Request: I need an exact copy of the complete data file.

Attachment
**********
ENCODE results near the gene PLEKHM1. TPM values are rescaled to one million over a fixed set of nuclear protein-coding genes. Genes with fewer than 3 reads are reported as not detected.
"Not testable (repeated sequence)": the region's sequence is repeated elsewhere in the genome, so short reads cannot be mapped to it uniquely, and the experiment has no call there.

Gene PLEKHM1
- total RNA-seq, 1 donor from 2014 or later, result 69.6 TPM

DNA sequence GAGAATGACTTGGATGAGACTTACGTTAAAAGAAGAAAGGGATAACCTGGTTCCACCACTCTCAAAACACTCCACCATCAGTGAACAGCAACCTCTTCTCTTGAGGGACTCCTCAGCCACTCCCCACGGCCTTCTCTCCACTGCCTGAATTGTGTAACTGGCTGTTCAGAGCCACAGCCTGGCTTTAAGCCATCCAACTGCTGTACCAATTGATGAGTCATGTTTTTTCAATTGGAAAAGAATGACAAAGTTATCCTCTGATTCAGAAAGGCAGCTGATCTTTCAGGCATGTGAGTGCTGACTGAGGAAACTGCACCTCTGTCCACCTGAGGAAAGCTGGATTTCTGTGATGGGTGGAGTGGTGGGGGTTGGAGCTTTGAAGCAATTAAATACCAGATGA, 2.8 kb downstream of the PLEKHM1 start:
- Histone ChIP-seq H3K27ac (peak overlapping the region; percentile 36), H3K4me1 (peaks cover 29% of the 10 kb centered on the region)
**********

ENCODE results near the gene PLEKHM1. TPM values are rescaled to one million over a fixed set of nuclear protein-coding genes. Genes with fewer than 3 reads are reported as not detected.
"Not testable (repeated sequence)": the region's sequence is repeated elsewhere in the genome, so short reads cannot be mapped to it uniquely, and the experiment has no call there.

Gene PLEKHM1
- total RNA-seq, 1 donor from 2014 or later, result 69.6 TPM

DNA sequence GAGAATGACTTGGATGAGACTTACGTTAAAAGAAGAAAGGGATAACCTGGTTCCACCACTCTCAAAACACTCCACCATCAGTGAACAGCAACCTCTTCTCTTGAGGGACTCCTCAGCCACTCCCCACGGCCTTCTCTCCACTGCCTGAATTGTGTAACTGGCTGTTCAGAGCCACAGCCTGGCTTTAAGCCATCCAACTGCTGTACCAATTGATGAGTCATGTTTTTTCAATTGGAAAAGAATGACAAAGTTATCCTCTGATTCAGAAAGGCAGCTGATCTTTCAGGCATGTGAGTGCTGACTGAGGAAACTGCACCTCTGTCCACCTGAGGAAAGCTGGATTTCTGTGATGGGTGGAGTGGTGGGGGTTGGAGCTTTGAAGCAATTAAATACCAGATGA, 2.8 kb downstream of the PLEKHM1 start:
- Histone ChIP-seq H3K27ac (peak overlapping the region; percentile 36), H3K4me1 (peaks cover 29% of the 10 kb centered on the region)